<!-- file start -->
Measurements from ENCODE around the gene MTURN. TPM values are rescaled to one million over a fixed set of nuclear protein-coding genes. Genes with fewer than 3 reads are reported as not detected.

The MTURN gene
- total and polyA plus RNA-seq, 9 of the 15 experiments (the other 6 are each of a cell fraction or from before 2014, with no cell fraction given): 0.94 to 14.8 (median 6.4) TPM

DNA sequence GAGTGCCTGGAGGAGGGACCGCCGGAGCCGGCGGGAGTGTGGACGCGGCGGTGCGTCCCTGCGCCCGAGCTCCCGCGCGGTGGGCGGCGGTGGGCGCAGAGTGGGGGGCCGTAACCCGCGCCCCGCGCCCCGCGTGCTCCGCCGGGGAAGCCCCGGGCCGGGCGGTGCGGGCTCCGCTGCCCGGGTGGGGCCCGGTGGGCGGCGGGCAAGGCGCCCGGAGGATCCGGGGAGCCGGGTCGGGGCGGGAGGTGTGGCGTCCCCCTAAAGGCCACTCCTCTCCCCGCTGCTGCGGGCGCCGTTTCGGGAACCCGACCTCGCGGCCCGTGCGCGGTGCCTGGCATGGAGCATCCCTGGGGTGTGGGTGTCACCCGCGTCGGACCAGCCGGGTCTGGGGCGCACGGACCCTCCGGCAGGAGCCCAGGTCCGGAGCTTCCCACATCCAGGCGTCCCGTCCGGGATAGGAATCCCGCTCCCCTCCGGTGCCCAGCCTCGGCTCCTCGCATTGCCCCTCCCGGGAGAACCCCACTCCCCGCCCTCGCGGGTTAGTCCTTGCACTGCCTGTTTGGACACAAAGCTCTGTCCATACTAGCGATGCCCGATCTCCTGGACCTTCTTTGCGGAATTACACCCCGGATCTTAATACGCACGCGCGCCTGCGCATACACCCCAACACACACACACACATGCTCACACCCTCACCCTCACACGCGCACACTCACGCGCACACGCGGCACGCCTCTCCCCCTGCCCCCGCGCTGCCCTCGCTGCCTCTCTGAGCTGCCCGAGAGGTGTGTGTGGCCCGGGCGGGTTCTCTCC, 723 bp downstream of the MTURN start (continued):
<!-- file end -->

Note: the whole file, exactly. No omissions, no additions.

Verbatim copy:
Measurements from ENCODE around the gene MTURN. TPM values are rescaled to one million over a fixed set of nuclear protein-coding genes. Genes with fewer than 3 reads are reported as not detected.

The MTURN gene
- total and polyA plus RNA-seq, 9 of the 15 experiments (the other 6 are each of a cell fraction or from before 2014, with no cell fraction given): 0.94 to 14.8 (median 6.4) TPM

DNA sequence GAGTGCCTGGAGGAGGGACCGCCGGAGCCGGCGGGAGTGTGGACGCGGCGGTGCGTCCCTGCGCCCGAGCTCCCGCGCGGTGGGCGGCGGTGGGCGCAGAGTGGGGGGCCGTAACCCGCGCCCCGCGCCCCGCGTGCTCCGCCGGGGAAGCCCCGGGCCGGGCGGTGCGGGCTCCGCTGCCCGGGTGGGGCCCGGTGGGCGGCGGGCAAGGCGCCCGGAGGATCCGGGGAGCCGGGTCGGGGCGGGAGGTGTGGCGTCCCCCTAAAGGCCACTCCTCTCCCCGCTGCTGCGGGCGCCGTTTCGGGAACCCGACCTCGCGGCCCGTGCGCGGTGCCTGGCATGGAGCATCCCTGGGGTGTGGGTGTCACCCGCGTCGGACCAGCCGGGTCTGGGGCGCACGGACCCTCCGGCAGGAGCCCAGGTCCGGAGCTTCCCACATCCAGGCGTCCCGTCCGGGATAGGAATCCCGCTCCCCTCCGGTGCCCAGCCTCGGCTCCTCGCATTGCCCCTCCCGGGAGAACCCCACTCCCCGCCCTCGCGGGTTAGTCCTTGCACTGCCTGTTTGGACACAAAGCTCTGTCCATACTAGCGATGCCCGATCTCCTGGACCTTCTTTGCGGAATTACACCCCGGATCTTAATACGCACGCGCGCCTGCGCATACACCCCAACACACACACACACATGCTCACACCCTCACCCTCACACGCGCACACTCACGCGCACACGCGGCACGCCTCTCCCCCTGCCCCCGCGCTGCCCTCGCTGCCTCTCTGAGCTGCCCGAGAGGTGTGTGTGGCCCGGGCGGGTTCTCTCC, 723 bp downstream of the MTURN start (continued):